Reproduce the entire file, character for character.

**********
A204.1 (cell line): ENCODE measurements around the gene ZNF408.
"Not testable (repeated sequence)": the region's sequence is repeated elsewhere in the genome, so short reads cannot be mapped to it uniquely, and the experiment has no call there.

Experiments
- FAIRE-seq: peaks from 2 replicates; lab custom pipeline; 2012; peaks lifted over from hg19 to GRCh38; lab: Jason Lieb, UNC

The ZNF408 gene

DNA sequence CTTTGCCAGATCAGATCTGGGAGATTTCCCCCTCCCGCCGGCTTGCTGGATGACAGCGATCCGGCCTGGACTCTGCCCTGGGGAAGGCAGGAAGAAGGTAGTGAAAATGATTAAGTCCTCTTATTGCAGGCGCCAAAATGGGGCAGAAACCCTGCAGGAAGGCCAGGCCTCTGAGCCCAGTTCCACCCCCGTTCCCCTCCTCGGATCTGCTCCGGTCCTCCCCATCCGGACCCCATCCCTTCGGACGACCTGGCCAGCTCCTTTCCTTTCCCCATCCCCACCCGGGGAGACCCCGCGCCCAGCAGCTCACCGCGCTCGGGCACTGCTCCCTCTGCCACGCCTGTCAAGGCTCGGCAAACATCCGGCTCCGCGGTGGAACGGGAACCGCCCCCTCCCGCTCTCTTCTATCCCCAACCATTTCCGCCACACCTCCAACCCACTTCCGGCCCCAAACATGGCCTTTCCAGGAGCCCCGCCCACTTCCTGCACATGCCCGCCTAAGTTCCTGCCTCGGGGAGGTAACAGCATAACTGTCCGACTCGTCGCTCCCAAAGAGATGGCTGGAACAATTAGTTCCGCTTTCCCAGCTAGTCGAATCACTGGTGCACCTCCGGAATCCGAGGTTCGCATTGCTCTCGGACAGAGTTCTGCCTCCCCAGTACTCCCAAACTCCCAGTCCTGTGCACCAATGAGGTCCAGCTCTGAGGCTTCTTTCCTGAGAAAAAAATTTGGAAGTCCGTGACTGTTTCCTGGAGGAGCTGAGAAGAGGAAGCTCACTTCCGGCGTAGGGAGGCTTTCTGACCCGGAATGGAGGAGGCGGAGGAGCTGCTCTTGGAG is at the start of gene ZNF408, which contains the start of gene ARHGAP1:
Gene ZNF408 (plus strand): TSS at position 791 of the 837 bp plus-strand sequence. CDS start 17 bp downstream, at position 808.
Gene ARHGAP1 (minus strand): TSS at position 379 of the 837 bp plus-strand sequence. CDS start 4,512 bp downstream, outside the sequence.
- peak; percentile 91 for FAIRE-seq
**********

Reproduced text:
A204.1 (cell line): ENCODE measurements around the gene ZNF408.
"Not testable (repeated sequence)": the region's sequence is repeated elsewhere in the genome, so short reads cannot be mapped to it uniquely, and the experiment has no call there.

Experiments
- FAIRE-seq: peaks from 2 replicates; lab custom pipeline; 2012; peaks lifted over from hg19 to GRCh38; lab: Jason Lieb, UNC

The ZNF408 gene

DNA sequence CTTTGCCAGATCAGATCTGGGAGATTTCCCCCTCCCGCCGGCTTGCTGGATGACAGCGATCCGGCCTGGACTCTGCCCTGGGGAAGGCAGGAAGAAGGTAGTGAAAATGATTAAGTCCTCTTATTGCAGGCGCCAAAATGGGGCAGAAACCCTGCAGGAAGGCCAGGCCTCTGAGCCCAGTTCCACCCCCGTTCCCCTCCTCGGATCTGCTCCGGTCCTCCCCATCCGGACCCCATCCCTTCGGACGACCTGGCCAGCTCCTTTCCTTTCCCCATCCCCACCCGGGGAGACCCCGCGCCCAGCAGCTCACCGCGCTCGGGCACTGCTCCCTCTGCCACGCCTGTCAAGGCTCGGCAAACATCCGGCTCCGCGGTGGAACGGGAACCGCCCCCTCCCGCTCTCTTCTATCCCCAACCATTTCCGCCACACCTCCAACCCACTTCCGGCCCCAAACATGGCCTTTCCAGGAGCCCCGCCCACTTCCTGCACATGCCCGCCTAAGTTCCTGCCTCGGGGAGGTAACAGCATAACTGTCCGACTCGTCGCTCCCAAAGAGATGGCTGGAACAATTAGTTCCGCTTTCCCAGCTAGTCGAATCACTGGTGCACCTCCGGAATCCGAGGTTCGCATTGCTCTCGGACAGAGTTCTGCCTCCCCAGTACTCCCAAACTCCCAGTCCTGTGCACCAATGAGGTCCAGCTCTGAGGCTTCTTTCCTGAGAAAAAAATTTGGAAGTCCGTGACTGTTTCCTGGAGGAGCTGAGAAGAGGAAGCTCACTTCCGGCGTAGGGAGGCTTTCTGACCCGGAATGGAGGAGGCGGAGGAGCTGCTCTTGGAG is at the start of gene ZNF408, which contains the start of gene ARHGAP1:
Gene ZNF408 (plus strand): TSS at position 791 of the 837 bp plus-strand sequence. CDS start 17 bp downstream, at position 808.
Gene ARHGAP1 (minus strand): TSS at position 379 of the 837 bp plus-strand sequence. CDS start 4,512 bp downstream, outside the sequence.
- peak; percentile 91 for FAIRE-seq